Table and Teaser
Review October stories and preview November articles
Halloween’s this week, which affords an opportunity to differentiate between the horror movie and what I call the scary movie (movies being an Autonomia topic). Today’s horror films tend to shock the audience with grisly pictures and emphasis on sense perception; the scary movie generally sets the premise which can play upon one’s fear. For several reasons, I prefer a scary to a horror movie. Recently, I was invited to watch The Exorcist: Believer, a middling (and neither especially scary nor gory) sequel, and director Kenneth Branagh’s A Haunting in Venice, a scary mystery which I absolutely enjoyed.
Mr. Branagh’s newest movie, “loosely based” on Agatha Christie’s novel Hallowe'en Party, is dark and frightening. Michael Green’s script is insightful. The newest in Branagh’s series of Christie adaptations is the best I’ve seen. Kenneth Branagh also directed one of the best recent movies—I know it’s not saying much—with Belfast.
In October, Autonomia’s closest to a showcased scary movie is Ghost Story co-starring Fred Astaire and Douglas Fairbanks, Jr. The 1981 movie, also based on a book, is Mr. Astaire’s and Mr. Fairbanks’s final film. Mine’s a short review of an intriguing fable.
Other articles include an exhaustive evaluation of the complete eight-year CBS comedy which dominated the Sixties and rarely gets its due. This includes a full examination of my favorite episode of The Andy Griffith Show, which launched the career of actor and movie director Ron Howard. Similarly, a supporting role on a TV comedy started the career of a talented actor named Kelsey Grammer, who’s returning to the role that made him famous in Frasier, a revival of the NBC program airing on a streaming channel. Read my review of the first five episodes.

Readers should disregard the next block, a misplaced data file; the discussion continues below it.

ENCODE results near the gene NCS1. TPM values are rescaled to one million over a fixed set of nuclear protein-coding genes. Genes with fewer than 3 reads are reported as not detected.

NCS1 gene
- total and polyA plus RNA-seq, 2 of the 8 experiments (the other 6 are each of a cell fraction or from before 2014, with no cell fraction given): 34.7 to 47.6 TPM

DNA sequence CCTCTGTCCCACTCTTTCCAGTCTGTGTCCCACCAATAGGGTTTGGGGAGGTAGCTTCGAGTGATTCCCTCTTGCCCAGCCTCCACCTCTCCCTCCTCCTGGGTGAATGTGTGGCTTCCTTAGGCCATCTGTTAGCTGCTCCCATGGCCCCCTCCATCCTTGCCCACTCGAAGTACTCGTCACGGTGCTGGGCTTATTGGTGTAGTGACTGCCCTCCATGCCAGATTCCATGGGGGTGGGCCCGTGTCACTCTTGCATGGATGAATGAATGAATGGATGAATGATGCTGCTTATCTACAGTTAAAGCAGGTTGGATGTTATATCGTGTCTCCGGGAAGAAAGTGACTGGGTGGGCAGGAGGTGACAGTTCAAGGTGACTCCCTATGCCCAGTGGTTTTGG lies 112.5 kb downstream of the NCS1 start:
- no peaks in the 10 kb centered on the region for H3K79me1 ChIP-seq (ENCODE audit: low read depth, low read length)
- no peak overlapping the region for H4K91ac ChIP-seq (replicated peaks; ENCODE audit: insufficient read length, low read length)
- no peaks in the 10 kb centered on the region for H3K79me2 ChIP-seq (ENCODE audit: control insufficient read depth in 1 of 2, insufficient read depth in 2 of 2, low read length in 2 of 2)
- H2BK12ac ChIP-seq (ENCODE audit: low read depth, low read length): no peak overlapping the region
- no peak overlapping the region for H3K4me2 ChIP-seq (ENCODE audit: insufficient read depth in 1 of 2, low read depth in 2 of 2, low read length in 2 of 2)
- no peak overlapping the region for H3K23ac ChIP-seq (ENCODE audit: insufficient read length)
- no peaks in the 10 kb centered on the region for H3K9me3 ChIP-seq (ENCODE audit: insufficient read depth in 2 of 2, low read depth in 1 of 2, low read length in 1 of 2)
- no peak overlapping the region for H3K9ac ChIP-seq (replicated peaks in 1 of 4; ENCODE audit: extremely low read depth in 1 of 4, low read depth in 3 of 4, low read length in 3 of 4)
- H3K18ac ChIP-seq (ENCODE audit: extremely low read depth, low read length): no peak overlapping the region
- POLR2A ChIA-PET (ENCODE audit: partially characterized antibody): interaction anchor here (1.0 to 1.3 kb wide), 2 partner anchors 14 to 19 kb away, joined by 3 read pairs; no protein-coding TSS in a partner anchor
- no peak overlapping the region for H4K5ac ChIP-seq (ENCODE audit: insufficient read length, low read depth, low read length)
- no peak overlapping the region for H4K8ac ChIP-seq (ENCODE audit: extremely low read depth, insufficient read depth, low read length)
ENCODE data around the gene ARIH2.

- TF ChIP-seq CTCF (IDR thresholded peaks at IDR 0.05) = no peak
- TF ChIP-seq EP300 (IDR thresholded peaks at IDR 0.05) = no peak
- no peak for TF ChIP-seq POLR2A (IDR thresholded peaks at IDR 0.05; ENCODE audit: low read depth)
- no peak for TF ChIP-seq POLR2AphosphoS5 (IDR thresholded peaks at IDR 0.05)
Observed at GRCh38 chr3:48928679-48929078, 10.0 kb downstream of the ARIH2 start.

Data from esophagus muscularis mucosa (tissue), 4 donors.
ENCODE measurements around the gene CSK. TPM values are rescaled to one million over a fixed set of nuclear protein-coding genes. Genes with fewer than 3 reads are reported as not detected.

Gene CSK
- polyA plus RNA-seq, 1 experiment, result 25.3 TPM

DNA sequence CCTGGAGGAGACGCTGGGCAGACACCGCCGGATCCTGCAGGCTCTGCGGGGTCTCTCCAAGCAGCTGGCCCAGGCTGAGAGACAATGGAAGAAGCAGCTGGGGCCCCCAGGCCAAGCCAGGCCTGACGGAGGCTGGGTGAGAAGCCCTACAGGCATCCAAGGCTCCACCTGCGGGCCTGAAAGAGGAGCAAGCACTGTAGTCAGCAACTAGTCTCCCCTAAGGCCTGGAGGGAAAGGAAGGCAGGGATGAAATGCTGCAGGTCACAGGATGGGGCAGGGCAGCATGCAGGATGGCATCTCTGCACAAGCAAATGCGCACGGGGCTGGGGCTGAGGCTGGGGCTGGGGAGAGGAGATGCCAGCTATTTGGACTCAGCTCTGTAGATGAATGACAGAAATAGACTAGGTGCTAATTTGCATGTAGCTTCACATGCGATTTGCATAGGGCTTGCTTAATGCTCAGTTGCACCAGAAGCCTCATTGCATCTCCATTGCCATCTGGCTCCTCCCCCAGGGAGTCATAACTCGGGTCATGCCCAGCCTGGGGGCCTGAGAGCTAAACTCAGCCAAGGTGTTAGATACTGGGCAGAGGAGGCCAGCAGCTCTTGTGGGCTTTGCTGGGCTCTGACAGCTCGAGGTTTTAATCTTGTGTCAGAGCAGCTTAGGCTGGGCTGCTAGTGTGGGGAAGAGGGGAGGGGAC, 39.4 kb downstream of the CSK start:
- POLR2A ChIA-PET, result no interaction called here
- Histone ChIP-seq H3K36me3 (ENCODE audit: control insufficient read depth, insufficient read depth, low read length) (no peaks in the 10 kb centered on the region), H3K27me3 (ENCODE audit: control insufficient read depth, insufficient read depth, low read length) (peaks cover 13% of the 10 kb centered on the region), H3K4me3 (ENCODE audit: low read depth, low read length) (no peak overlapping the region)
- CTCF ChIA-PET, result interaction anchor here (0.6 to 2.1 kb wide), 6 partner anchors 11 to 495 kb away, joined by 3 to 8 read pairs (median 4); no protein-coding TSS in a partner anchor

The actor portraying Frasier’s nephew recently co-starred in a new stage play, which I also reviewed. I recently attended a short film’s screening with the screenwriter and director at a talent agency—the frank subject matter is a woman’s quest for abortion. Adoption’s the plot-theme of Arthur 2: On the Rocks, the sequel to Arthur, Liza Minnelli’s 1981 hit movie starring Dudley Moore. It’s a lovely Christmastime-themed tonic with an early performance by Kathy Bates. This is part of my revolving movie star series—featuring films with or by Liza, Stallone and Eastwood—showcasing older artists of ability while they’re alive.
The living are foremost on my mind amid today’s wars. I’m re-reading Ayn Rand’s first novel, We the Living, and I titled October’s birthday greeting for Ayn Rand’s heir, Leonard Peikoff, published on his 90th birthday, Just Deserts: A Philosopher for the Living. I may write a book review—it’d be my first published review of Ayn Rand’s fiction—and, of course, I’m enthused about anything involving Dr. Peikoff, who’s always doing, saying and writing something vital, thought-provoking and fabulous. With today’s news of mass death, war and destruction—in Maine and in Israel as well as in Ukraine—it’s more important than ever to look for clues and think about what causes fear, horror and fright. Without dodging controversy or difficulty, I present Autonomia as an aid as you think and live free and enjoy the moment. Have at it.
Table of contents
October contents include:
Arthur 2: On the Rocks reviewed (Liza Minnelli Movies)
These are the November and other future articles in progress:
A new review in the Liza Minnelli Movies series of her movie with Burt Reynolds
The fourth in my 30 Years in the Press series
Centennials: Time magazine, Simon & Schuster, Warner Bros.
New book, TV and movie reviews
Article focusing on Iran’s 1979 embassy siege and attack on America
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